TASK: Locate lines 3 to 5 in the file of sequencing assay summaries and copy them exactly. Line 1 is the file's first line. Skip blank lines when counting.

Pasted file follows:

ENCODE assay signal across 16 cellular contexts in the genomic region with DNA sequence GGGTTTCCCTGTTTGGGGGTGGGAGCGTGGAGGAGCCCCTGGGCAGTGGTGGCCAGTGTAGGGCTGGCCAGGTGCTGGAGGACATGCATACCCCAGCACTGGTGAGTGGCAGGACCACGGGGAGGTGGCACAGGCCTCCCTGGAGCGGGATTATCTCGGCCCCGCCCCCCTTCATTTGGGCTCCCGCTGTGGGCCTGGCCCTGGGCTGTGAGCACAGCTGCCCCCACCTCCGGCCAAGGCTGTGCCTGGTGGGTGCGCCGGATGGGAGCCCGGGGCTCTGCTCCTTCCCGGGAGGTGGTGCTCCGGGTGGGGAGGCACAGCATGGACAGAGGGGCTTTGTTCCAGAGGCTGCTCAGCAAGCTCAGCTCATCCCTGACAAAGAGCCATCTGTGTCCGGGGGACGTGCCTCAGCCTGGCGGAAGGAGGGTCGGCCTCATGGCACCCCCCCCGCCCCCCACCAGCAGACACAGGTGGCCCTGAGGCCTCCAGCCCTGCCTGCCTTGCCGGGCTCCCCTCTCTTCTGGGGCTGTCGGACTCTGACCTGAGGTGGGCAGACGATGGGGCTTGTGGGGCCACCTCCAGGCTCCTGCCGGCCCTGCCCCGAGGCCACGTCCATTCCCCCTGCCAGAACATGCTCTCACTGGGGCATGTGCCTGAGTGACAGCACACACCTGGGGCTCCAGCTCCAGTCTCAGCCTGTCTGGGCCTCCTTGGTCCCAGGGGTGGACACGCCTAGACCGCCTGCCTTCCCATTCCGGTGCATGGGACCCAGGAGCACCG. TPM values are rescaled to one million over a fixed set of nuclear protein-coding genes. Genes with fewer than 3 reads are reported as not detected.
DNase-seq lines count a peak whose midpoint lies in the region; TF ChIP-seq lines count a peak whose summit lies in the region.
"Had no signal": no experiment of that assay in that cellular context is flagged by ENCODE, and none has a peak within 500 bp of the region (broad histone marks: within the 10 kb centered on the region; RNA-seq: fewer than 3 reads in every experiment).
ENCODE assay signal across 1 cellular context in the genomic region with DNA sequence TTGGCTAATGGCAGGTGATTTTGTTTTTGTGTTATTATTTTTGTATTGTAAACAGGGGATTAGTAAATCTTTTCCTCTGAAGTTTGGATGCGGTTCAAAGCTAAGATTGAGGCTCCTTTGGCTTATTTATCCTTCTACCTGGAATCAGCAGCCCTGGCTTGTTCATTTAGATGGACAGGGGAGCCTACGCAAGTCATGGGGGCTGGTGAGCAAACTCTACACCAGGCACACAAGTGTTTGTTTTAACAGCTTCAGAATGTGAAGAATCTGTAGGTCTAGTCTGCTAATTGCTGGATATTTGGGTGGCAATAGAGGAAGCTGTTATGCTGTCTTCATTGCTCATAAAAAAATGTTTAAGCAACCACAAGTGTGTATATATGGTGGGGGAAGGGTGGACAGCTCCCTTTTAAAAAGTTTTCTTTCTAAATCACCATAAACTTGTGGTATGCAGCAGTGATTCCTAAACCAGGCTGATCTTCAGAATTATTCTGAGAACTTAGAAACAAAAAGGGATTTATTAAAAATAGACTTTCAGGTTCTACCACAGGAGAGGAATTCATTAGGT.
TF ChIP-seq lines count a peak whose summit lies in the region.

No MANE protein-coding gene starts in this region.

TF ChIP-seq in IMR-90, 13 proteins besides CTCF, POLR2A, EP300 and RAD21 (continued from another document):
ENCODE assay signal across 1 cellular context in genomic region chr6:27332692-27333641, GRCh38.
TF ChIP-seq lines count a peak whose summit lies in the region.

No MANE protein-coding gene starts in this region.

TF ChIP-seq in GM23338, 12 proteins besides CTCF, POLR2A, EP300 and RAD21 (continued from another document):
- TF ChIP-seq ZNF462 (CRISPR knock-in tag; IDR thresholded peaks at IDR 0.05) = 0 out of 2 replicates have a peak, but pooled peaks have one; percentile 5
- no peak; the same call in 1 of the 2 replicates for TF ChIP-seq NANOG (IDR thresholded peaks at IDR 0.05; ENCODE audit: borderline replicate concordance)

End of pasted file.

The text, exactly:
"Had no signal": no experiment of that assay in that cellular context is flagged by ENCODE, and none has a peak within 500 bp of the region (broad histone marks: within the 10 kb centered on the region; RNA-seq: fewer than 3 reads in every experiment).
ENCODE assay signal across 1 cellular context in the genomic region with DNA sequence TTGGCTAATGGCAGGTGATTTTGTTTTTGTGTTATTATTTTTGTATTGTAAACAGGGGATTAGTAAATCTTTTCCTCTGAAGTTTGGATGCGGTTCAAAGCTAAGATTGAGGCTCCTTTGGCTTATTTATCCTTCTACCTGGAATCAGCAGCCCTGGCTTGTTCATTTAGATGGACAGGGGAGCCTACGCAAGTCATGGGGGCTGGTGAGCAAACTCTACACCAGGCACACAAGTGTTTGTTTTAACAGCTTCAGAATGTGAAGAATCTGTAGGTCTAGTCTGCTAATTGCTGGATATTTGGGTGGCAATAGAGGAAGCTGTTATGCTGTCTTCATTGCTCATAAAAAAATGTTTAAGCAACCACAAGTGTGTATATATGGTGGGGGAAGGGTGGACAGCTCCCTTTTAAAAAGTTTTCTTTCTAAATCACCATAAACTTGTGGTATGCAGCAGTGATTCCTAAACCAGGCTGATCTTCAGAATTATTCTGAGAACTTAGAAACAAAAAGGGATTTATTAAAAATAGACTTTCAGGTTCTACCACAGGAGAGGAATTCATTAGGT.
TF ChIP-seq lines count a peak whose summit lies in the region.